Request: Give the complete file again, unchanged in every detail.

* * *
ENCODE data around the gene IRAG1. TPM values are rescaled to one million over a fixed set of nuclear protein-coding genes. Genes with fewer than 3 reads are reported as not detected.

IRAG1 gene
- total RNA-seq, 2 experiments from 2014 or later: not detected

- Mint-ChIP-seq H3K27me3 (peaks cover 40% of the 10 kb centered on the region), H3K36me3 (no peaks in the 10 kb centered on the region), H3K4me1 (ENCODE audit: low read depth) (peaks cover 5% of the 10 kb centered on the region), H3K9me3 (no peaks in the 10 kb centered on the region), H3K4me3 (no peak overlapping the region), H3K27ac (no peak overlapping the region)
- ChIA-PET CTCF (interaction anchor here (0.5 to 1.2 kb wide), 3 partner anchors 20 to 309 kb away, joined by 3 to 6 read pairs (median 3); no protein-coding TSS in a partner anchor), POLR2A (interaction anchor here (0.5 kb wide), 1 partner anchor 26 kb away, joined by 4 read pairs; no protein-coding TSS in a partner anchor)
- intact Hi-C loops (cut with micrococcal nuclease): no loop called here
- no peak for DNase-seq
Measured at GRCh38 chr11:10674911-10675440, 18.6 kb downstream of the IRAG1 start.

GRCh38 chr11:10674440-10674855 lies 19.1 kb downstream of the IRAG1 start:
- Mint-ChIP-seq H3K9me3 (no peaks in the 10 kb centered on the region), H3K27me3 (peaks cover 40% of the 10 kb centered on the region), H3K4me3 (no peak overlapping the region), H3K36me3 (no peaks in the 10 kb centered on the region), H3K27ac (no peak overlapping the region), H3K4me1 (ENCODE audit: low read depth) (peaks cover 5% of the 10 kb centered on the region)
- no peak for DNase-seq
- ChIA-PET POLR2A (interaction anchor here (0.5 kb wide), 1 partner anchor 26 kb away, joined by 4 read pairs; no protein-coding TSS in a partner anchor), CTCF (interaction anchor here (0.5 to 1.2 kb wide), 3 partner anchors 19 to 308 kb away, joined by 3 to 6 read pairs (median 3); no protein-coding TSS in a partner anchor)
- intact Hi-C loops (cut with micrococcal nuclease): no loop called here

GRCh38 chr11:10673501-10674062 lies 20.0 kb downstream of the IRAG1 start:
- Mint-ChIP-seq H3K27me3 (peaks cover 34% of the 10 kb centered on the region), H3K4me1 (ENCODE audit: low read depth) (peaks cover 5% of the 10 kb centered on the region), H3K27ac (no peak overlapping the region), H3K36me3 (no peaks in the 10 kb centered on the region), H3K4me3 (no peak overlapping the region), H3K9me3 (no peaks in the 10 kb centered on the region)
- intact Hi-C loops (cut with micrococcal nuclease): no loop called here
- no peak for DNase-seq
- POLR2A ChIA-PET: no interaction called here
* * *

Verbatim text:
ENCODE data around the gene IRAG1. TPM values are rescaled to one million over a fixed set of nuclear protein-coding genes. Genes with fewer than 3 reads are reported as not detected.

IRAG1 gene
- total RNA-seq, 2 experiments from 2014 or later: not detected

- Mint-ChIP-seq H3K27me3 (peaks cover 40% of the 10 kb centered on the region), H3K36me3 (no peaks in the 10 kb centered on the region), H3K4me1 (ENCODE audit: low read depth) (peaks cover 5% of the 10 kb centered on the region), H3K9me3 (no peaks in the 10 kb centered on the region), H3K4me3 (no peak overlapping the region), H3K27ac (no peak overlapping the region)
- ChIA-PET CTCF (interaction anchor here (0.5 to 1.2 kb wide), 3 partner anchors 20 to 309 kb away, joined by 3 to 6 read pairs (median 3); no protein-coding TSS in a partner anchor), POLR2A (interaction anchor here (0.5 kb wide), 1 partner anchor 26 kb away, joined by 4 read pairs; no protein-coding TSS in a partner anchor)
- intact Hi-C loops (cut with micrococcal nuclease): no loop called here
- no peak for DNase-seq
Measured at GRCh38 chr11:10674911-10675440, 18.6 kb downstream of the IRAG1 start.

GRCh38 chr11:10674440-10674855 lies 19.1 kb downstream of the IRAG1 start:
- Mint-ChIP-seq H3K9me3 (no peaks in the 10 kb centered on the region), H3K27me3 (peaks cover 40% of the 10 kb centered on the region), H3K4me3 (no peak overlapping the region), H3K36me3 (no peaks in the 10 kb centered on the region), H3K27ac (no peak overlapping the region), H3K4me1 (ENCODE audit: low read depth) (peaks cover 5% of the 10 kb centered on the region)
- no peak for DNase-seq
- ChIA-PET POLR2A (interaction anchor here (0.5 kb wide), 1 partner anchor 26 kb away, joined by 4 read pairs; no protein-coding TSS in a partner anchor), CTCF (interaction anchor here (0.5 to 1.2 kb wide), 3 partner anchors 19 to 308 kb away, joined by 3 to 6 read pairs (median 3); no protein-coding TSS in a partner anchor)
- intact Hi-C loops (cut with micrococcal nuclease): no loop called here

GRCh38 chr11:10673501-10674062 lies 20.0 kb downstream of the IRAG1 start:
- Mint-ChIP-seq H3K27me3 (peaks cover 34% of the 10 kb centered on the region), H3K4me1 (ENCODE audit: low read depth) (peaks cover 5% of the 10 kb centered on the region), H3K27ac (no peak overlapping the region), H3K36me3 (no peaks in the 10 kb centered on the region), H3K4me3 (no peak overlapping the region), H3K9me3 (no peaks in the 10 kb centered on the region)
- intact Hi-C loops (cut with micrococcal nuclease): no loop called here
- no peak for DNase-seq
- POLR2A ChIA-PET: no interaction called here